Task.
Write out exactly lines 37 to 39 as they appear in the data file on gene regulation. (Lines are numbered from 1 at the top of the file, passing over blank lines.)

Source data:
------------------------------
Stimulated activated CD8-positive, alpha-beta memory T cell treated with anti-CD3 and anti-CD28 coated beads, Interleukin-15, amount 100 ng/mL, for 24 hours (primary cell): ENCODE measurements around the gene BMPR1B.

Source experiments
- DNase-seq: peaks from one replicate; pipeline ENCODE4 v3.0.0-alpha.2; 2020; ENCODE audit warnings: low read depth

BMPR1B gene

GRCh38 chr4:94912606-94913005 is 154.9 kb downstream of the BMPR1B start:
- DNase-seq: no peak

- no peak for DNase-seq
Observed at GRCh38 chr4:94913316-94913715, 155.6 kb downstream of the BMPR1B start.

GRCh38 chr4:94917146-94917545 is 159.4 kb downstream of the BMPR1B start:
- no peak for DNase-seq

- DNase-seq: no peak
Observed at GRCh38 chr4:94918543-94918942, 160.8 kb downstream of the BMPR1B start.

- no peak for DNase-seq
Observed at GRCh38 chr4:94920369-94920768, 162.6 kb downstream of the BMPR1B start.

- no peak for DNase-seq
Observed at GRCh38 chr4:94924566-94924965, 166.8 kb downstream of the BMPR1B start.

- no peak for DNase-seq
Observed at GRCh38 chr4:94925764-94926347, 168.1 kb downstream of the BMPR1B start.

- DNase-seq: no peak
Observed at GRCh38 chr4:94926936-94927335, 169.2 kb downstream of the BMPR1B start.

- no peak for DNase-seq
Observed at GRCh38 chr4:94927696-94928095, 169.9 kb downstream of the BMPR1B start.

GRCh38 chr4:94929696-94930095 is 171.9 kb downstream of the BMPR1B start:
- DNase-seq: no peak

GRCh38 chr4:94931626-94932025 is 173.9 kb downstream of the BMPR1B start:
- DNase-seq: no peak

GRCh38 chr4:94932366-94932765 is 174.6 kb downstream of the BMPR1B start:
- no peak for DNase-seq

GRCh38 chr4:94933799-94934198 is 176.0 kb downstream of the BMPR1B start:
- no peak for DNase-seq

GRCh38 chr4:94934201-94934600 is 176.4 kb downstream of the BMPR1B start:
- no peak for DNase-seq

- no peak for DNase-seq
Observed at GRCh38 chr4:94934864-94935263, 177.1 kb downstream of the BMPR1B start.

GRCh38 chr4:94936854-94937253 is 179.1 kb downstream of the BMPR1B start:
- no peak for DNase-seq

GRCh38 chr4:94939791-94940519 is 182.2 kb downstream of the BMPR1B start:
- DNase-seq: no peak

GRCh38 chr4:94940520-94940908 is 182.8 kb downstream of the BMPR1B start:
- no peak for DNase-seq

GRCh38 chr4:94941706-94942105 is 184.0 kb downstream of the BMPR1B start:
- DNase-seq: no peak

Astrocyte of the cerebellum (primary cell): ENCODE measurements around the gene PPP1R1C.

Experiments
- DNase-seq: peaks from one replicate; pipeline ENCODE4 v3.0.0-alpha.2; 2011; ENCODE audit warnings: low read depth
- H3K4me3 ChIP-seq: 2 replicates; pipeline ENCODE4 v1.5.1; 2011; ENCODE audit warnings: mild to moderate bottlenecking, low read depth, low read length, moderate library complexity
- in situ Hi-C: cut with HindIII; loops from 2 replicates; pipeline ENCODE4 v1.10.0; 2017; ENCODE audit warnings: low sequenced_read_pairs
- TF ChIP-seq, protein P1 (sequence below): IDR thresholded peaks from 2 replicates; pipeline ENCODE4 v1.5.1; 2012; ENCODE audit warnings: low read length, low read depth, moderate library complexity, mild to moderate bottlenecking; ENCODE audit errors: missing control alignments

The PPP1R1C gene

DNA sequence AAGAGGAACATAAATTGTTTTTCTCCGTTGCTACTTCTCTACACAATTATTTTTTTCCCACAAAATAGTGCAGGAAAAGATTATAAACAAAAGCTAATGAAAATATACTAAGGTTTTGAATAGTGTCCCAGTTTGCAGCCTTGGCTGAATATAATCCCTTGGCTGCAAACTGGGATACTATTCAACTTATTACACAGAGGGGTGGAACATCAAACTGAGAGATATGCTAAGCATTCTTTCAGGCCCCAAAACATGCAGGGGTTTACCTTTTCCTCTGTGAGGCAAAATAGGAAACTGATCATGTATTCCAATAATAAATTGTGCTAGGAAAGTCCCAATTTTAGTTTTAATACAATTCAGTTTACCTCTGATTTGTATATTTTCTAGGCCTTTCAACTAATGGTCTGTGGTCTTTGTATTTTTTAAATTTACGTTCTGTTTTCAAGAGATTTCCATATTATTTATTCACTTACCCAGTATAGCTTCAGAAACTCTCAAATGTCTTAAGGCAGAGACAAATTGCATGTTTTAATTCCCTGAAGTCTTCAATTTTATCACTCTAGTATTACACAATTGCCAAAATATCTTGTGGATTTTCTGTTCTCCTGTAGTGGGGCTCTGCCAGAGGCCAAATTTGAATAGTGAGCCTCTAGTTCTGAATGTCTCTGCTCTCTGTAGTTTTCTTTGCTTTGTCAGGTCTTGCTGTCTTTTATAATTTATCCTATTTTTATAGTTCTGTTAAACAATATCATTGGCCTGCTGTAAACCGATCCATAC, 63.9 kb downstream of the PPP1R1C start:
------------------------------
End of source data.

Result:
GRCh38 chr4:94939791-94940519 is 182.2 kb downstream of the BMPR1B start:
- DNase-seq: no peak

GRCh38 chr4:94940520-94940908 is 182.8 kb downstream of the BMPR1B start: